- #1

- 402

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## Main Question or Discussion Point

I have angular momenta [tex]S=\frac{1}{2}[/tex] for spin, and [tex]I=\frac{1}{2}[/tex]

for nuclear angular momentum, which I want to add using the Clebsch-Gordon basis, so the conversion looks like:

$$

\begin{align}

\lvert 1,1\rangle &= \lvert\bigl(\tfrac{1}{2}\tfrac{1}{2}\bigr)\tfrac{1}{2}\tfrac{1}{2} \rangle ,\tag{4.21a} \\

\lvert 1,0\rangle &= \frac{1}{\sqrt{2}}\biggl(\lvert\bigl( \tfrac{1}{2} \tfrac{1}{2} \bigr) \tfrac{1}{2},- \tfrac{1}{2}\rangle + \lvert\bigl( \tfrac{1}{2} \tfrac{1}{2}\bigr) ,-\tfrac{1}{2}\tfrac{1}{2}\rangle\biggr),\tag{4.21b} \\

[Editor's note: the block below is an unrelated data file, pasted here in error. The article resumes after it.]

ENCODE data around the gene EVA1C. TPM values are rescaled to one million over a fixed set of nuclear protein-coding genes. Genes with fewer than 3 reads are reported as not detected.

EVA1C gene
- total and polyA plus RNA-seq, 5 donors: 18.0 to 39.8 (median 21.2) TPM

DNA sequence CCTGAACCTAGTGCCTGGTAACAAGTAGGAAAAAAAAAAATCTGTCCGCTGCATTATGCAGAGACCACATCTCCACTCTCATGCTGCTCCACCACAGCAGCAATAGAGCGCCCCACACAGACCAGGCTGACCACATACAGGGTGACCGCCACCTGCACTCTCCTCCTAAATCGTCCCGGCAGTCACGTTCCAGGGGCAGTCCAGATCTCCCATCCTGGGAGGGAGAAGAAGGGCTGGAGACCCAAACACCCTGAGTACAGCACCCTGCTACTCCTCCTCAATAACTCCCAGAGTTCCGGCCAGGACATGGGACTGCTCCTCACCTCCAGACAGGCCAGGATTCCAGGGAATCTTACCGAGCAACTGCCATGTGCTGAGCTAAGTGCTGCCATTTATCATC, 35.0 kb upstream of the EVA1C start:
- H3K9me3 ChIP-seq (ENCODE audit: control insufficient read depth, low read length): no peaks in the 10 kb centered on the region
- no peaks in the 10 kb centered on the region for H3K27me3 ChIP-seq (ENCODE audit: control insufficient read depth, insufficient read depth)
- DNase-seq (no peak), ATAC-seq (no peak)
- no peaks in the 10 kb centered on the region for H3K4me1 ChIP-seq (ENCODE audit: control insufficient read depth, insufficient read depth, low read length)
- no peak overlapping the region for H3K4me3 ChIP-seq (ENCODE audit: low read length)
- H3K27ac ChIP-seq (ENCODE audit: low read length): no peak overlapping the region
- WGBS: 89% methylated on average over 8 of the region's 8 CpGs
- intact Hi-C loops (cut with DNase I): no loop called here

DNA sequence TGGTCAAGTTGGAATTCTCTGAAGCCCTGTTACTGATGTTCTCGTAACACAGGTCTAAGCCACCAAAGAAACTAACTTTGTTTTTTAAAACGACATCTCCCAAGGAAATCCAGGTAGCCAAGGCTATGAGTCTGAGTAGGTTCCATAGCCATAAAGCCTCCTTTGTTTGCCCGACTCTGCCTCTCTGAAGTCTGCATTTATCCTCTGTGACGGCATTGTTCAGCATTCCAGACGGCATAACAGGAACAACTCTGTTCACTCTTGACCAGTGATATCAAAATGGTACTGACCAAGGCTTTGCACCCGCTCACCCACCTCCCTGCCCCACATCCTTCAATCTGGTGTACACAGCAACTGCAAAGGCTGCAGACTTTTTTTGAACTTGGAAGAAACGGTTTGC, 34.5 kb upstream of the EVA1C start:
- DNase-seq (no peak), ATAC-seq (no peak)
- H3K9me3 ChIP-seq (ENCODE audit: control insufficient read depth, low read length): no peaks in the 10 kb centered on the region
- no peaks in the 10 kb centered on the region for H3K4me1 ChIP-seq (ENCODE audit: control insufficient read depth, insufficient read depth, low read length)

\lvert 1,-1\rangle &= \lvert\bigl( \tfrac{1}{2} \tfrac{1}{2}\bigr) , -\tfrac{1}{2} , -\tfrac{1}{2}\rangle , \tag{4.21c} \\

\lvert 0,0\rangle &= \frac{1}{\sqrt{2}}\biggl(\lvert\bigl( \tfrac{1}{2}\tfrac{1}{2}\bigr) \tfrac{1}{2},- \tfrac{1}{2} \rangle - \lvert\bigl( \tfrac{1}{2} \tfrac{1}{2}\bigr),- \tfrac{1}{2} \tfrac{1}{2}\rangle\biggr) , \tag{4.21d}

\end{align}

$$

where [tex]F=I+S[/tex], so this is the basis [tex]\lvert F m_F \rangle = \sum_m \lvert\bigl(I S\bigr),m_I m_S\rangle [/tex].

Now since adding angular momenta is commutative, the exchange between [tex]I[/tex] and [tex]S[/tex] shouldn't mathematically introduce any kind of difference.

In other words, in the basis described in those equations, it shouldn't matter whether I write it as [tex]\lvert\bigl(I S\bigr),m_I m_S\rangle[/tex] or [tex]\lvert\bigl(S I\bigr),m_S m_I\rangle[/tex], right?